By: Erian Mathis
As always: SPOILERS TO FOLLOW, PROCEED WITH CAUTION
There’s an alternate world where people are hunted down, taken from their families, and systematically oppressed by their own government because of their natural abilities. A nation that proudly claims “with liberty, and justice for all” has no qualms about discriminating against its own citizens, and in that universe– there’s a family that’s forced to go on the run as the youngest son, Andy Strucker, develops his powers while being bullied at a school dance. From there, they meet an underground group of people with similar abilities (labeled mutants) whose main prerogative is to protect persecuted mutants from the government. Even though the father of the family works for the government to persecute these people, his privilege isn’t enough to stop the government from creeping in ever closer and tearing the family apart. It’s a good thing we don’t allow such things to happen in the real world.
“The Gifted” paints a vivid picture of what it’s like to live as a marginalized citizen in this country in the most digestible manner, to appeal to a broad audience, and it’s sadly the reason why the X-Men and Brotherhood characters will always be socially relevant. These characters were created during the 60’s, where the Civil Rights Movement was finally gaining national attention, and from that period forward there haven’t been many other fictional characters that appropriately serve as representatives of the oppressed and downtrodden. However, the most unfortunate, realistic, and tragic aspect of the X-Men mythos is tied directly to the fact that their struggle is never-ending; in fact, it continuously and very pointedly asks the question of why the struggle is never-ending.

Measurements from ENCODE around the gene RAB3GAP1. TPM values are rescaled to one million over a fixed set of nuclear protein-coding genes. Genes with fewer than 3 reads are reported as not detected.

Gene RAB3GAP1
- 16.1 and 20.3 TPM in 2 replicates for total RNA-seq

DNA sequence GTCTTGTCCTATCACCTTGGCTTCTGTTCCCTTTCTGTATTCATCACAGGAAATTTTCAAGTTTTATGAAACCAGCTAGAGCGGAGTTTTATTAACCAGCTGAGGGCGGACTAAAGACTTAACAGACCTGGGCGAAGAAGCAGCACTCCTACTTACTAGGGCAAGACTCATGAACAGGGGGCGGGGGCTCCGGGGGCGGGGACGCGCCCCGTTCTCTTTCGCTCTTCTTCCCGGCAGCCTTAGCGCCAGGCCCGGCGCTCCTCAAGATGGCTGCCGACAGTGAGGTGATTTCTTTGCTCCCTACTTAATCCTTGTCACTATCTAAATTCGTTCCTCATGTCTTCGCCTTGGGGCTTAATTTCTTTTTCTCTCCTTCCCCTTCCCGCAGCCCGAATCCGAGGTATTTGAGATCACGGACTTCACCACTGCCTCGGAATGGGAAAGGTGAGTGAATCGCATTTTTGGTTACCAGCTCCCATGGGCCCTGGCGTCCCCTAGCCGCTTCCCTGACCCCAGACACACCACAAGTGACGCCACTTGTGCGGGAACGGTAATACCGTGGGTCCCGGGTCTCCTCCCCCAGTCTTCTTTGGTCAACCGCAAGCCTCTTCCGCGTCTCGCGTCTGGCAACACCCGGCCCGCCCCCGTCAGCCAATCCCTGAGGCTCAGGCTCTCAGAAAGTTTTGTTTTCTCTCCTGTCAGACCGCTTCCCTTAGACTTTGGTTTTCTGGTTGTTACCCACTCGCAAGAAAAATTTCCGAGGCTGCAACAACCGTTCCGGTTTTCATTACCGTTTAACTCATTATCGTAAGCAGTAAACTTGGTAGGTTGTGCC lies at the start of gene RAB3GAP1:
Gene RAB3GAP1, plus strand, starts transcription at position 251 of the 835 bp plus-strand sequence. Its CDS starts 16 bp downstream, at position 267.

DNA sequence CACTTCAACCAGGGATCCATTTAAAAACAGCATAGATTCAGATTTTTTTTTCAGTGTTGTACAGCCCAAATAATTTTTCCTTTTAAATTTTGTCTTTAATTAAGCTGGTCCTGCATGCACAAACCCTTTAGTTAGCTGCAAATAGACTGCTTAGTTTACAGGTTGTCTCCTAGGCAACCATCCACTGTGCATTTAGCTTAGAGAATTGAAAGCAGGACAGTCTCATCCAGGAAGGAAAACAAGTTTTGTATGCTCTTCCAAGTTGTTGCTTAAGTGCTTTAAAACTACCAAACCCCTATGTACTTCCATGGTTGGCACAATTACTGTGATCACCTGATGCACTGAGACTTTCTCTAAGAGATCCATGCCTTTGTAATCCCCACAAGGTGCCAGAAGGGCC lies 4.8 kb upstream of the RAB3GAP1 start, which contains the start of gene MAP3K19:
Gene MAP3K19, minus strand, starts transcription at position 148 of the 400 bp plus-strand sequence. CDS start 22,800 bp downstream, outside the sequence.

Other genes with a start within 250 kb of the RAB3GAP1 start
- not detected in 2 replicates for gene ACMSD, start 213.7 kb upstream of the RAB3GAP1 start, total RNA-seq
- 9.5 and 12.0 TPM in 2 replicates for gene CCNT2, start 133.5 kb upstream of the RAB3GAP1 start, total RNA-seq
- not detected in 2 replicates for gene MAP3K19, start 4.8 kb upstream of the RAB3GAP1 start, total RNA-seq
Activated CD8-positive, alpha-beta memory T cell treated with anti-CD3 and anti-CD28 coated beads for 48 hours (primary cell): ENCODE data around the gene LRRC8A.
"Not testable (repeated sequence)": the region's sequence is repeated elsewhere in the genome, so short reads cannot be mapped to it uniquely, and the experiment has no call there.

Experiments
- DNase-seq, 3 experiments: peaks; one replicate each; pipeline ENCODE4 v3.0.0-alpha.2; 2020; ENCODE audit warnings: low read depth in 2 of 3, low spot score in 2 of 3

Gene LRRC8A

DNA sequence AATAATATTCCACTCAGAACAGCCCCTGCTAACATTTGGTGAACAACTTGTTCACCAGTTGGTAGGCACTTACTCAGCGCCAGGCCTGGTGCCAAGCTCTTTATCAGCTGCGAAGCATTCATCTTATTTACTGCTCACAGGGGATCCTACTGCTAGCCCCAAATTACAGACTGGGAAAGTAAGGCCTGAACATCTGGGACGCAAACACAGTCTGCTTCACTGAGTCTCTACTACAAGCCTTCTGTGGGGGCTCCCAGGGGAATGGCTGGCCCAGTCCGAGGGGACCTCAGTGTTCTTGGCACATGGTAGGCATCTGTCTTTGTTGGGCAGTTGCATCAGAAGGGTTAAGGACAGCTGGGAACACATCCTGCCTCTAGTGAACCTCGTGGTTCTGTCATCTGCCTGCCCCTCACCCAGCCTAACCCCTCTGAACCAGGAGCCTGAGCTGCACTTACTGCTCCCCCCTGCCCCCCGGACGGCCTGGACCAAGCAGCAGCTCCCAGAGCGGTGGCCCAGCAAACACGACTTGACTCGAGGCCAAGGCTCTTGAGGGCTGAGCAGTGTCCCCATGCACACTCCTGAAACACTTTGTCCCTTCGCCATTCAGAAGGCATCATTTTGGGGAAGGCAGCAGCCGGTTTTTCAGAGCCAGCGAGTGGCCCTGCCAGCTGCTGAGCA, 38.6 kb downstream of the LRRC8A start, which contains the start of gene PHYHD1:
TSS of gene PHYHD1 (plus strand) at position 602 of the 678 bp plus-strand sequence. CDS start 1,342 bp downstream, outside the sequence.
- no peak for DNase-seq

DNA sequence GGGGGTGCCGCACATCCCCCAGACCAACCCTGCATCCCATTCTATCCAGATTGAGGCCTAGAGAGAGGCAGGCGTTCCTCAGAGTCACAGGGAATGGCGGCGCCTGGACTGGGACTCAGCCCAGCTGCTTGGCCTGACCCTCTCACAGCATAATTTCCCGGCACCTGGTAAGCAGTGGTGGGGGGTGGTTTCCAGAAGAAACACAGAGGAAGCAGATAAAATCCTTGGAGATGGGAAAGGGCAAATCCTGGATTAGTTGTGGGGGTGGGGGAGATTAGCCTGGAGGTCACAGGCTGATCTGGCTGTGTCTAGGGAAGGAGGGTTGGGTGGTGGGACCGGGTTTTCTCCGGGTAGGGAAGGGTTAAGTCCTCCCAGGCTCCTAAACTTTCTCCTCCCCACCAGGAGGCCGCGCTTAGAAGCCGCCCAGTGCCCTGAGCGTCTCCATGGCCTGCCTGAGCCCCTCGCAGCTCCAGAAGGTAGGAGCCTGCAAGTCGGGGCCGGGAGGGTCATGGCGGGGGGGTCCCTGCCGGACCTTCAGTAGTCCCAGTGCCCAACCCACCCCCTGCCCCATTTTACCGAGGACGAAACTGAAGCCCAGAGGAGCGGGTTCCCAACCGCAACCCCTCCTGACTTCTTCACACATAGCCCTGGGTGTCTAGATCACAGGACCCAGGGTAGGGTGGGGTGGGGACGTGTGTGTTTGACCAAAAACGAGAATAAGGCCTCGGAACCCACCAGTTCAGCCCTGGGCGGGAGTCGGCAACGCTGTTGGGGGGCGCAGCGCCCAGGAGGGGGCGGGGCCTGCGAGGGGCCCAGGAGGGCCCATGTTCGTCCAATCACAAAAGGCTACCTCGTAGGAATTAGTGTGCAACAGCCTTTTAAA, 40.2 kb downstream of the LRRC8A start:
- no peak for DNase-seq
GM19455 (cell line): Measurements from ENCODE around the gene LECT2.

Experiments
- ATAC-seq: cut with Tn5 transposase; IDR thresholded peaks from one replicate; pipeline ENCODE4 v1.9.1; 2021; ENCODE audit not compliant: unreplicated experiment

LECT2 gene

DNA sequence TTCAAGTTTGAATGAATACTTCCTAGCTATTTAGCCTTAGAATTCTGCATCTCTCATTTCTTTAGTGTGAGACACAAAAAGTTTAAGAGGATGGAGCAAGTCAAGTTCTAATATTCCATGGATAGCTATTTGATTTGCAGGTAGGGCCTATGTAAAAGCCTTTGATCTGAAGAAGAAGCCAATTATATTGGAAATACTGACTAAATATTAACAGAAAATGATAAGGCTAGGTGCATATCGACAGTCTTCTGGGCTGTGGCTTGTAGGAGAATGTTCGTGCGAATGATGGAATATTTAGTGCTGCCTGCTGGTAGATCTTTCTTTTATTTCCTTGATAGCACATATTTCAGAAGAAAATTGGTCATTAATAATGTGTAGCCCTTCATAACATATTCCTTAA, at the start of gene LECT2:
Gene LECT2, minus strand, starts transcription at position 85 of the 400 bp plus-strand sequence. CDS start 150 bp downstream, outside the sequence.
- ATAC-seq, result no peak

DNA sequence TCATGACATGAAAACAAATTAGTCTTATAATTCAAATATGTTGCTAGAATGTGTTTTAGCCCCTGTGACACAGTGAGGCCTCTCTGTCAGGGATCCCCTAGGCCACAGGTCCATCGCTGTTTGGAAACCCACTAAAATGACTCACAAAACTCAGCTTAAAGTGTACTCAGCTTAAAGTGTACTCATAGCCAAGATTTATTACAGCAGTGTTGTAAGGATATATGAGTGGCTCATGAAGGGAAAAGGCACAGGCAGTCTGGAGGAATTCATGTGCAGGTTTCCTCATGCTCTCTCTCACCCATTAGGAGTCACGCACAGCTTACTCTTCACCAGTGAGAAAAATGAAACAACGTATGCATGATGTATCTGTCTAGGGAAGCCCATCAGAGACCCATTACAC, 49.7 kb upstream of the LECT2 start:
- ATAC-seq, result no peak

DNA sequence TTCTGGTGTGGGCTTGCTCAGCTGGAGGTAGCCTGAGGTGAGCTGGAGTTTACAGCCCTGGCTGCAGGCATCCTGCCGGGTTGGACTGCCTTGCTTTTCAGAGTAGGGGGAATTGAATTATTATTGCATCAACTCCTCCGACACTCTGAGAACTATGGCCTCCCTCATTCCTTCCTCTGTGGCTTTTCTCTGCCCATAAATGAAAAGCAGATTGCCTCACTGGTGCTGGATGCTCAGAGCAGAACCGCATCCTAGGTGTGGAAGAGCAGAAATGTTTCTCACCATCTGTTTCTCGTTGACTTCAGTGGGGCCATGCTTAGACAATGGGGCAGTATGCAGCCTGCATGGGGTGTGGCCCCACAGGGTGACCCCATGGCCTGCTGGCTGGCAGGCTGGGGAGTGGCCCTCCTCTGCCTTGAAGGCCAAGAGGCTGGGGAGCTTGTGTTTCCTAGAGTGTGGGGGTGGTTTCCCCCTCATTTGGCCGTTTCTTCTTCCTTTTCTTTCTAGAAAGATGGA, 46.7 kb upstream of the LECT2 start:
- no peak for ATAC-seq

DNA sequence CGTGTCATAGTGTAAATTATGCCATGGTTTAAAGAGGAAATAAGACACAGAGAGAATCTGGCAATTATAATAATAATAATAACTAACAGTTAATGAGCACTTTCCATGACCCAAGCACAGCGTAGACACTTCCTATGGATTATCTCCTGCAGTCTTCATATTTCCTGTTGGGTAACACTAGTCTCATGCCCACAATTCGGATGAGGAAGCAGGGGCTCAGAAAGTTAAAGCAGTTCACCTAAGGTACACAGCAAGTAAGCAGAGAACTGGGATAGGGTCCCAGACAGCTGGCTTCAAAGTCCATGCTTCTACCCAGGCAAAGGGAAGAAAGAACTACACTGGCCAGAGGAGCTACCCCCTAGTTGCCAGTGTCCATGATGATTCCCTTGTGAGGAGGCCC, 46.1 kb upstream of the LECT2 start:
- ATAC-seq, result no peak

There’s an alternate world where people crave power, and use fear as a tactic to band together and hunt down those who are deemed “dangerous” or “unfit” to live in their society, because to them society is theirs, and nobody else’s. When killing isn’t as viable an option, they’re left with enacting laws that systematically remove these citizens from the public eye, all in the name of “safety”. In this world, those who have power will use the same tactics on the same people to repeat the same atrocities, and those who are too uninformed, too afraid, or too selfish will always fall prey, and those who suffer the most will deserve it the least. Regardless of their push for equality, and their unbroken will, mutantkind is always on the unfavorable side of the narrative. It’s a good thing stuff like this only happens in comicbooks, TV shows, and movies.
For many of us who are a part of these marginalized communities, our pleas for justice end up as nothing more than echoes into the void; as our cries for help ring out through the chasm of history, they’re met with the same responses each time, ignored, and forgotten. Typically, the X-Men will serve as the average white audience’s first exposure to the struggles of the oppressed, and the subtext will always go unnoticed like clockwork.
In our world, the X-Men, and the message they bring to us will always be relevant. The warnings of totalitarian government control, systematic oppression, and the abuse of power will never fall out of fashion because those who need to hear it the most are always the ones who are never truly listening.